Matt Gemmell

Raw Materials book cover image

My book Raw Materials is out now!

A collection of personal essays, with exclusive content and author's notes.

» Find out more


Last month, Apple announced their entry into the wearable computing device market with the Apple Watch, which will be released early next year.

I’d like to share a few of my thoughts on the product, and its category of devices in general.

Sponsor: Cmd+R Conf

My sincere thanks to ⌘R Conf for sponsoring my writing this week. It’s always great to see iOS and OS X developer conferences in the UK.

⌘R Conf is a two-day, single track conference (plus a hack day) for serious iOS and OS X developers, looking to improve as developers, designers, creators and humans. There will be a focus on deep technical understanding, inclusive design and solving the harder problems we face as an industry.

You value deep technical knowledge and your ethical responsibilities in equal measures. Nothing is Someone Else’s Problem when it comes to the things you build.

If you want to hang out a bunch of people like you (and more importantly some that are totally different) in one of the Great Cities (it’s a thing, honest) and listen to some inspiring and challenging talks, ⌘R Conf is for you.


My active set of computing devices has changed a lot during the last year.

I started off with the usual arsenal of gadgets that you’d expect from an iOS developer: half a dozen old and new iPhones, several iPads, and a monster of an over-powered iMac to run Xcode, Photoshop, and the iOS Simulator - complete with dual screens.

It was a stressful setup, and that’s without even mentioning OS upgrades.

My current situation is very different. I’m no longer a developer, and I spend my days writing instead. My needs are modest. So, I’ve taken the opportunity to strip down my device inventory, and achieve a sort of zen simplicity of computing.

Page-specific assets with Jekyll

I recently redesigned this site, and it’s now built statically with the excellent Jekyll.

One of my goals was to reduce the number and size of assets in each page, and particularly to trim down the CSS and eliminate as much JavaScript as possible. This very brief article is about how I did that while preserving functionality where needed.


I’d like to talk to you about truth.

You already know what truth is, of course - but that’s not the kind I mean. There’s nothing new I can tell you about facts, or accuracy. Those things have their place, and they’re essential.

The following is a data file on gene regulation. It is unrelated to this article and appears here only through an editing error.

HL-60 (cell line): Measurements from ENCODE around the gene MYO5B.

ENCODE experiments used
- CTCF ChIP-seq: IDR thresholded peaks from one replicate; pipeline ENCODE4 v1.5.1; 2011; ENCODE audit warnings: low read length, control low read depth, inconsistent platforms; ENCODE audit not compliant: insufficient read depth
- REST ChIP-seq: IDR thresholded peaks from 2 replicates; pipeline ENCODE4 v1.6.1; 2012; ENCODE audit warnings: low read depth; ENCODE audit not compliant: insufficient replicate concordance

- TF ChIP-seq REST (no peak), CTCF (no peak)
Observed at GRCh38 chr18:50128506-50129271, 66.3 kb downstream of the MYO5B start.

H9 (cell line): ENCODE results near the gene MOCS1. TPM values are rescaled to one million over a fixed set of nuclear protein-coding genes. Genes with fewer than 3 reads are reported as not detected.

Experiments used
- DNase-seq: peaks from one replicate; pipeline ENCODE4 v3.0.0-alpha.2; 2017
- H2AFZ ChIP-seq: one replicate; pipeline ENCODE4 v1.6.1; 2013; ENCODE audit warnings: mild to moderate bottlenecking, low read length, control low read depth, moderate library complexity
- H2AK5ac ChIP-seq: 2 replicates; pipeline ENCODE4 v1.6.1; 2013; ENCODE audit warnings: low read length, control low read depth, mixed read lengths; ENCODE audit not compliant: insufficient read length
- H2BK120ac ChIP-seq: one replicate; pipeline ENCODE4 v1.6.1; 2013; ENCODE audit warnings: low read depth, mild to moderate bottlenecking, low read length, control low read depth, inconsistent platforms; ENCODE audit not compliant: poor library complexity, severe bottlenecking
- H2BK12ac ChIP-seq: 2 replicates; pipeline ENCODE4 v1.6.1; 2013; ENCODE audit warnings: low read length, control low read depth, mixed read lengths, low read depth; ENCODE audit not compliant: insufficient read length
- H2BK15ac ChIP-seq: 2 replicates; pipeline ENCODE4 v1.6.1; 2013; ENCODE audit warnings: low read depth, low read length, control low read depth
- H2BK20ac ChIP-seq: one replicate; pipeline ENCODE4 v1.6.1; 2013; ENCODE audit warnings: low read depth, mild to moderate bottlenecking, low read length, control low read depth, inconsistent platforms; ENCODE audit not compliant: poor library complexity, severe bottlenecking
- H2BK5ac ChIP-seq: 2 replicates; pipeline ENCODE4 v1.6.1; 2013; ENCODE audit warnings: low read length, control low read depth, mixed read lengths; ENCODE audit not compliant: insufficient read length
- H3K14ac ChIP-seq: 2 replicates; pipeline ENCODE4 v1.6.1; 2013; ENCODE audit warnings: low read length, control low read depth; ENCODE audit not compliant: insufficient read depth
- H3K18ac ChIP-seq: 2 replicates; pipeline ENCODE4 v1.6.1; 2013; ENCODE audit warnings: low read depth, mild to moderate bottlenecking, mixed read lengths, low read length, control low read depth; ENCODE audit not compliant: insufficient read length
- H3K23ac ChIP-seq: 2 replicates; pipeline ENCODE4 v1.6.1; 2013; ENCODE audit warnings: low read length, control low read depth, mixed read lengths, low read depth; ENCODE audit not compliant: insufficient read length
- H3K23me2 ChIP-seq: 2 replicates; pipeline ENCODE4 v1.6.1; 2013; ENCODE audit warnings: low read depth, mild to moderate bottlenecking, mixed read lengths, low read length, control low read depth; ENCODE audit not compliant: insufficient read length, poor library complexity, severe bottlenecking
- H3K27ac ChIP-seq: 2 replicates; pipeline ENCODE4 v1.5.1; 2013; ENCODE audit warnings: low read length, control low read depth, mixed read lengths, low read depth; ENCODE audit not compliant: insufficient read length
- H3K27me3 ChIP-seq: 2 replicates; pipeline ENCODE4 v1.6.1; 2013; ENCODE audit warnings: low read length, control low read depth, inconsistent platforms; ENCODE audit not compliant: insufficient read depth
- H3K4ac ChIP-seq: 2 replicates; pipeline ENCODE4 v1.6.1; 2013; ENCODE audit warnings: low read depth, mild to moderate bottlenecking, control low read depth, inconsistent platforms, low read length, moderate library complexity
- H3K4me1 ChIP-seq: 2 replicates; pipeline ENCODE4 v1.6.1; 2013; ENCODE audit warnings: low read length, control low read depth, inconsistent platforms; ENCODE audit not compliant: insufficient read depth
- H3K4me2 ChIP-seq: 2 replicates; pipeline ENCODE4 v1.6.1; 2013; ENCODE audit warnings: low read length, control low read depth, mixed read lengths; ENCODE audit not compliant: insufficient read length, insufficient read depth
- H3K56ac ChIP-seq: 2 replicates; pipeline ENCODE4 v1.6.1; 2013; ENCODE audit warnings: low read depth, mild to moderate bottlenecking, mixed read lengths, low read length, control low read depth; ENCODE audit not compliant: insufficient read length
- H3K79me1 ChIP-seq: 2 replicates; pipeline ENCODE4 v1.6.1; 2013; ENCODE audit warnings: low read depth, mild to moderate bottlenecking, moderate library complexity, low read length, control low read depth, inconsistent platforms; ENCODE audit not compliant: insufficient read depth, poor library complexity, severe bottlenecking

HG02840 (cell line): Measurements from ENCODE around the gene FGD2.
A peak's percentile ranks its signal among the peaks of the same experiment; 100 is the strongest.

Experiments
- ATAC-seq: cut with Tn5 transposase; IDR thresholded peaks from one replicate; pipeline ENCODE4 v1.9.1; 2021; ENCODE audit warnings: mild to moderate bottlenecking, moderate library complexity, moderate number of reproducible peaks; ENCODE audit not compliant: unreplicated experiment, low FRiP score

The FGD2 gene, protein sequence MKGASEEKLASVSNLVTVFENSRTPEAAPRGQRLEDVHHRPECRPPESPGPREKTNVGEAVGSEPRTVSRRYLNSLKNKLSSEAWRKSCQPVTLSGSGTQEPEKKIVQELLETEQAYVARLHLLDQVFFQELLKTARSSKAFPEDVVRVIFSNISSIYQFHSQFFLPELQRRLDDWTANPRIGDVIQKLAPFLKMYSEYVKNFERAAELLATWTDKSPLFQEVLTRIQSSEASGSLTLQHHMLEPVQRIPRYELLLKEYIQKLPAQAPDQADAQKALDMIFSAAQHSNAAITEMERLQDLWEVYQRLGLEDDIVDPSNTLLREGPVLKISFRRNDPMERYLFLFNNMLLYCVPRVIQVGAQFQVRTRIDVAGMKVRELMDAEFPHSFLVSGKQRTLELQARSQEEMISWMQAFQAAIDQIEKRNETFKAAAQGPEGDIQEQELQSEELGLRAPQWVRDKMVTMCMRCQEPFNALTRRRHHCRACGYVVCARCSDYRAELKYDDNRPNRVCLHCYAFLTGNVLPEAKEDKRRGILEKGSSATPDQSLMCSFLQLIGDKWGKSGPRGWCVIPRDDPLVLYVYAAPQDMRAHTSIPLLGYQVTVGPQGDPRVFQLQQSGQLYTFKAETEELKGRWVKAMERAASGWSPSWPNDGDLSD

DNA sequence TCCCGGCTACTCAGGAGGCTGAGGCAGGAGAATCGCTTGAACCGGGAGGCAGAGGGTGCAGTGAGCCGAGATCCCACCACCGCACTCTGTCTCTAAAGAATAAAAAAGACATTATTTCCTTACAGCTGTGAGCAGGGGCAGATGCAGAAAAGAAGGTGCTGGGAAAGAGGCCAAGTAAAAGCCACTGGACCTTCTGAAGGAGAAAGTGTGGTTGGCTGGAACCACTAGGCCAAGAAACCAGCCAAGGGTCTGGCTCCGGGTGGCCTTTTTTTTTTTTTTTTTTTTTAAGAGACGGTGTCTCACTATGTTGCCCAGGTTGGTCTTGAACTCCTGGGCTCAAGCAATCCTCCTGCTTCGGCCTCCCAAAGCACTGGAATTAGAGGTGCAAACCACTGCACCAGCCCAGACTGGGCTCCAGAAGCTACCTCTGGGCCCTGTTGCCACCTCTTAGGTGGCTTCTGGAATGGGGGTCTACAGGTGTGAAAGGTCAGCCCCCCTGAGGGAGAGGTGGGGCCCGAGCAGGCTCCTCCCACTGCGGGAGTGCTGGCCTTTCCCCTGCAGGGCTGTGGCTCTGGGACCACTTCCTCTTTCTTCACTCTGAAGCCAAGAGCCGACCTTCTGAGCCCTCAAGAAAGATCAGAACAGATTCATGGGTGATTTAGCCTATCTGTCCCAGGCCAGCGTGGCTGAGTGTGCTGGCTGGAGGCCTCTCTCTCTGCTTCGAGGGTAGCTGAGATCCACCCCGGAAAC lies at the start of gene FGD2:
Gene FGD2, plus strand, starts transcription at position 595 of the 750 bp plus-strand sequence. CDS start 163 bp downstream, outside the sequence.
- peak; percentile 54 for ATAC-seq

But there’s another sort of truth, and it’s important too. I’d argue that it might even be more important than the first kind.


I have two rules for my writing here: tell the truth, and don’t talk about politics. Today, I must break the second one to obey the first.

This week there was a referendum here in Scotland to decide whether we would declare independence from the United Kingdom. I’d like to talk about my own perspective on the issue.


My family and friends often remark that my musical tastes don’t vary much. I’ve been told that my preferences fossilised during the eighties, which makes sense: I arrived on Earth a scant six months before that decade dawned.

One band, one artist, and one song in particular has accompanied me through most of my thirty-five years to date. On any given week, I listen to it dozens of times. In my lifetime (so far), I’ve certainly heard it more than fifty thousand times, and that’s a conservative estimate.

Fan Fiction

There are some strange things on the internet. No, not those things. But some strange things nonetheless.

We live in a society that laments a hypothetical impending crisis of literacy. Neologisms, memes and text-speak erode our language faster than ever before. It’s difficult to tell where the dictionary ends and the latest patois or argot begins. These kids can barely even spell anymore, we think, imagining that it was better in our day. What hope remains for the written word?

Reading, at least, doesn’t seem particularly endangered. We all read all the time, albeit in digital (and abbreviated) form. Even longer-form prose is still very popular - there’s no particular danger there.

But then there’s this thing I’m doing right now: writing. The reasonably creative use of written language to create something new, or even to communicate effectively. That’s the primary object of concern, as we see scattershot their/there/they’re, greengrocer’s quotes, and the slow, silent death of the comma. These damned kids can’t write to save their lives.

Except in one of those dark corners of the internet.

There, writing is very much alive - and takes surprising forms. Enter the world of fan fiction, or fanfic.